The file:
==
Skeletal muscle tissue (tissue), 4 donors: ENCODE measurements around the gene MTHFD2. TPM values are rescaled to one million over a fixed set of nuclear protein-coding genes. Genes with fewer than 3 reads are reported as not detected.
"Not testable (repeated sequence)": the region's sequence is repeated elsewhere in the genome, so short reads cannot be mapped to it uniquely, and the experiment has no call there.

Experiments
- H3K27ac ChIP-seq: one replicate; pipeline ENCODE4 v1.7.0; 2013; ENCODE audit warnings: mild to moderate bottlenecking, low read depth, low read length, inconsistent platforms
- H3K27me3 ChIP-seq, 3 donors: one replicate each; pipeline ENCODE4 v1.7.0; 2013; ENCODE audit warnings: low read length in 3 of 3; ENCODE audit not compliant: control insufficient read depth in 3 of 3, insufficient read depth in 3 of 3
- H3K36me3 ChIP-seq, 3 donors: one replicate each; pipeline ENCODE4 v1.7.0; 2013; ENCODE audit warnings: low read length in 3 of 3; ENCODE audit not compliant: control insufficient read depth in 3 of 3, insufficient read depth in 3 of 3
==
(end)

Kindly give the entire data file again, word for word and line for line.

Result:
Skeletal muscle tissue (tissue), 4 donors: ENCODE measurements around the gene MTHFD2. TPM values are rescaled to one million over a fixed set of nuclear protein-coding genes. Genes with fewer than 3 reads are reported as not detected.
"Not testable (repeated sequence)": the region's sequence is repeated elsewhere in the genome, so short reads cannot be mapped to it uniquely, and the experiment has no call there.

Experiments
- H3K27ac ChIP-seq: one replicate; pipeline ENCODE4 v1.7.0; 2013; ENCODE audit warnings: mild to moderate bottlenecking, low read depth, low read length, inconsistent platforms
- H3K27me3 ChIP-seq, 3 donors: one replicate each; pipeline ENCODE4 v1.7.0; 2013; ENCODE audit warnings: low read length in 3 of 3; ENCODE audit not compliant: control insufficient read depth in 3 of 3, insufficient read depth in 3 of 3
- H3K36me3 ChIP-seq, 3 donors: one replicate each; pipeline ENCODE4 v1.7.0; 2013; ENCODE audit warnings: low read length in 3 of 3; ENCODE audit not compliant: control insufficient read depth in 3 of 3, insufficient read depth in 3 of 3